Hackers can move around a network like this by taking advantage of weak safeguards in place for the various systems and devices connected to the network, says Ron Cirillo, vice president of cybersecurity and service excellence at Oxford Properties Group.

“There’s a lot of very lazy work that went into designing authentication methods and identity-management methods” at many buildings, he says, citing weak passwords as one example, particularly for what might be considered relatively unimportant devices whose vulnerability to hackers might be overlooked.

“It has been my experience that operators do not tend to think of these smart devices—your coffee maker, for example—in the same way that they would think of a server or desktop computer,” Mr. Cirillo says. “As such, they will often neglect to change a factory default password, or if they do change it, they will often assign poor passwords and/or assign all devices the same password to keep it simple.”

Systems that are clearly essential also often aren’t well protected, he says, and so are easy prey for a hacker who has broken into a network. For instance, a hacker using the guest Wi-Fi in a shopping mall could find a building-management system on the same network, and “if that building-management system is using a factory default password, you could Google the password and you could sit in a mall food court and take over the air conditioning or the lighting,” he says.

Setting up barriers

Cybersecurity experts cite what they call network segmentation as crucial to keeping hackers from running amok once they’ve gained access to a computer network. Segmentation simply means building barriers into a network so that someone who has access to one system can’t easily gain access to other systems on the network.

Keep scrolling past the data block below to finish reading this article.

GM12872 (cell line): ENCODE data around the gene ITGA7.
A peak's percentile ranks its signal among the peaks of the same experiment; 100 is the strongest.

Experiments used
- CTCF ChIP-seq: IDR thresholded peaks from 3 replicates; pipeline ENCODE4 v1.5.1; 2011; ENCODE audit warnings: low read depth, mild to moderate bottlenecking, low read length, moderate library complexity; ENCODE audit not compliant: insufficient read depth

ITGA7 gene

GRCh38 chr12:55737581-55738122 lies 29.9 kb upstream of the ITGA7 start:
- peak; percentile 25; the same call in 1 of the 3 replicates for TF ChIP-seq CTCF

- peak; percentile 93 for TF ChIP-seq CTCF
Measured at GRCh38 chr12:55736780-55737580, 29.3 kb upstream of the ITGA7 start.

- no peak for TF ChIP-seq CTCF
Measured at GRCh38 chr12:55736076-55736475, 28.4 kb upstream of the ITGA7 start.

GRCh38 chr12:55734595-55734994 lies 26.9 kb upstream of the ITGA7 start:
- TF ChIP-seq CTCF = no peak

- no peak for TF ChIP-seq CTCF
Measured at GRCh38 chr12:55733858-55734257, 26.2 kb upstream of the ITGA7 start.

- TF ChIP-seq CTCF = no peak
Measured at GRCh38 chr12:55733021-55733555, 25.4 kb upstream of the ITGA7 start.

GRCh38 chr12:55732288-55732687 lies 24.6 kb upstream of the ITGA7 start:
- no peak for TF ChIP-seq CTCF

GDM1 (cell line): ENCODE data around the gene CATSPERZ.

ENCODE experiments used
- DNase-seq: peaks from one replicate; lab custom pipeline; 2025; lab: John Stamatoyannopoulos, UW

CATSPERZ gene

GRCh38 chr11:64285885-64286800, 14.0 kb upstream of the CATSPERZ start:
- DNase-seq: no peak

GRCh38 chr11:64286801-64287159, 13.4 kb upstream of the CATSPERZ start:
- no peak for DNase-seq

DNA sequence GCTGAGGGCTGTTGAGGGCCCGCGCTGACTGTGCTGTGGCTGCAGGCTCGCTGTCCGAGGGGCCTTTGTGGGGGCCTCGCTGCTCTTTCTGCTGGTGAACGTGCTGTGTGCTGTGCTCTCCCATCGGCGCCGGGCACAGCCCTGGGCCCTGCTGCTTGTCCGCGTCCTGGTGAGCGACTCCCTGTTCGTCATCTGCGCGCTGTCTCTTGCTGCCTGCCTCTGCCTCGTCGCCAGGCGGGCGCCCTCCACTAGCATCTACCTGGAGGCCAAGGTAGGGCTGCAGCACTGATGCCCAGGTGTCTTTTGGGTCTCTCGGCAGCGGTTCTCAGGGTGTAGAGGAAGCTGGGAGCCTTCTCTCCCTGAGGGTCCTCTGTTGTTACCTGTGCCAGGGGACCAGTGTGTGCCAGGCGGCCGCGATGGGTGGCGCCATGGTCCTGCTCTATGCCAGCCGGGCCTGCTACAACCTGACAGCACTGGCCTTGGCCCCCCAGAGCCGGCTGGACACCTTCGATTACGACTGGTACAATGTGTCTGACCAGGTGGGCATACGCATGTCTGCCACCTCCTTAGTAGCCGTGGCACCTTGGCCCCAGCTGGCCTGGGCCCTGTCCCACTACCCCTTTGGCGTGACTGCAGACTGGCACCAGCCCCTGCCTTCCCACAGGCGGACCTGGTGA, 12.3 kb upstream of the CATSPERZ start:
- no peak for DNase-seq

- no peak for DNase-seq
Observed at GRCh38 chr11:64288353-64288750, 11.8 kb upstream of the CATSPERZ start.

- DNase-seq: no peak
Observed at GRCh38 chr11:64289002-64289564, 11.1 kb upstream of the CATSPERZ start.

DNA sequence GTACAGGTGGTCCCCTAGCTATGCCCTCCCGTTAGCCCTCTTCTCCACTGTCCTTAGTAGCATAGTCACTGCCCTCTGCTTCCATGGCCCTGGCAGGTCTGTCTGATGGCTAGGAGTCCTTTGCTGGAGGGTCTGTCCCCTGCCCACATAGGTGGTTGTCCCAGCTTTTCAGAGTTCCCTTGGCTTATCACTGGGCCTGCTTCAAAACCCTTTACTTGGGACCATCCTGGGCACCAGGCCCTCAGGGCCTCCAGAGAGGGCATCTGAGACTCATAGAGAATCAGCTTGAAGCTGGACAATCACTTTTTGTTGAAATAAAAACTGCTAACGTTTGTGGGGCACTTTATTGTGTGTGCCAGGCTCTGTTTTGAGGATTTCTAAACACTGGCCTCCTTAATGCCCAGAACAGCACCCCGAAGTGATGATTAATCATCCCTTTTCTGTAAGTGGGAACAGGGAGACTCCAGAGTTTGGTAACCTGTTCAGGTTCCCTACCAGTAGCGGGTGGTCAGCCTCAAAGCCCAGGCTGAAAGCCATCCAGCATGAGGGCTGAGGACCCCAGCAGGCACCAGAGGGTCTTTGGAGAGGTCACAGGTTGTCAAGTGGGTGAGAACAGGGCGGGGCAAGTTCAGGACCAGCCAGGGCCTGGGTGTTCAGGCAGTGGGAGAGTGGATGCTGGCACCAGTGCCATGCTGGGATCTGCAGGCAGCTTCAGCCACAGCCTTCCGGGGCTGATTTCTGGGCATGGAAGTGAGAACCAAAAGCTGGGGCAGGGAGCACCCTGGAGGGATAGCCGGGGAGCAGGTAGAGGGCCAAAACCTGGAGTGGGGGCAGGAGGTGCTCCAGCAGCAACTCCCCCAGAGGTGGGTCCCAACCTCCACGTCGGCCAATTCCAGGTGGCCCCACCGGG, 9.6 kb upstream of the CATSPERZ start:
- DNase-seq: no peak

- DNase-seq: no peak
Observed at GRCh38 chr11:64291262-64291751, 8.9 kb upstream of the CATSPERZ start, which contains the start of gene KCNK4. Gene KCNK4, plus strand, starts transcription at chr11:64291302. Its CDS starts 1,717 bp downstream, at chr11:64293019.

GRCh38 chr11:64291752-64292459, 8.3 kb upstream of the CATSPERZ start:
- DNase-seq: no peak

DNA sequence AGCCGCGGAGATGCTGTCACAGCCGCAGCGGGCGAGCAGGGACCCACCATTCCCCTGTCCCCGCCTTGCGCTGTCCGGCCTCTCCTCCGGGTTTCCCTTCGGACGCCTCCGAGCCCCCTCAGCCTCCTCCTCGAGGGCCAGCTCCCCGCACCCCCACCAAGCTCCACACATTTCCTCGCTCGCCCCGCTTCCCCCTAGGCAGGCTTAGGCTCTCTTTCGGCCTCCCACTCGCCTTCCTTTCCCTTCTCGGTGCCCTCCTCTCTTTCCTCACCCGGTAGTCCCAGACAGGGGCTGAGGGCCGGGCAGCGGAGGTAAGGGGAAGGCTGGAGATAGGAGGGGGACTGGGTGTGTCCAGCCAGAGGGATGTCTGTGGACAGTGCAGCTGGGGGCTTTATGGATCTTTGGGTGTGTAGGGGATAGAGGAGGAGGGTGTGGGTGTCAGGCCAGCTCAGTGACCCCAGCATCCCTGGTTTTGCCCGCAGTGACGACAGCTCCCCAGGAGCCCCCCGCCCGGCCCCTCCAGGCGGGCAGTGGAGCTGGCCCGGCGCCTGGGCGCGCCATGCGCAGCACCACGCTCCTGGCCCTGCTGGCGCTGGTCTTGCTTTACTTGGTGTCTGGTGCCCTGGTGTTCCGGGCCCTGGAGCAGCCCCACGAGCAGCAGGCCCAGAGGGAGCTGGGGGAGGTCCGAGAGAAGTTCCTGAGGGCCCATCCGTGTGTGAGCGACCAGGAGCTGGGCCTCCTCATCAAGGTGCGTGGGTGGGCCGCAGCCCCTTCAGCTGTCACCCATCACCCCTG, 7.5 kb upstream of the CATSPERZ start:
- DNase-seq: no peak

“We logically segment every system, so in other words that if you are the air-conditioning vendor you can log into the air conditioner using our privileged access-management system, but you’re not able to route to, say, the lighting system, or the overall building-management system,” says Mr. Cirillo.

“The challenge is that putting that kind of network segmentation in place requires hiring skilled network engineers, and it requires time and effort,” he says.

Requiring multifactor authentication for anyone to access any part of the network is another basic step that goes a long way toward thwarting attacks and keeping them from spreading, the experts say.

But, of course, even with the most conscientious controls in place, no system is invulnerable. A breach is always possible “because the human-being side of it is one of the hardest to monitor,” says Mr. Lund, pointing to the risks from phishing emails, stolen user credentials and uncancelled login access for departed employees.

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Australia’s coastline attracts some of the highest waterfront premiums in the world with Sydney topping the index — an average premium of 121% — compared to an equivalent home set away from the water.

Auckland ranked second on the list of 17 international locations — a premium of 76%. The list saw Gold Coast (71%), Perth (69%) and the Cap d’Antibes (59%) on the French Riviera round out the top 5.

Australia continued to feature prominently in the research with Brisbane’s waterfront premium coming in at 55%, with Melbourne also in the top 10 at 39%.

According to Knight Frank Australia’s head of residential research, Michelle Ciesielski, there has always been strong appetite for Sydney’s waterfront homes.

Australia’s luxury residential market has advanced, it lacks the depth of prestige markets in more established global cities said Cieselski.

“As a result, our Australian cities can achieve a significantly higher premium on the waterfront compared to a similar property inland without access to, or a view of, water,” she said.

“Also, Australia is known for its balmy outdoor lifestyle, so many buyers in this super-prime space are willing to pay a premium to secure the ideal position along the waterfront.”

The data also suggests that beachfront homes were most desirable, commanding a premium of 63% compared to harbour locations fetching 62% premium and coastal homes with a 40% premium.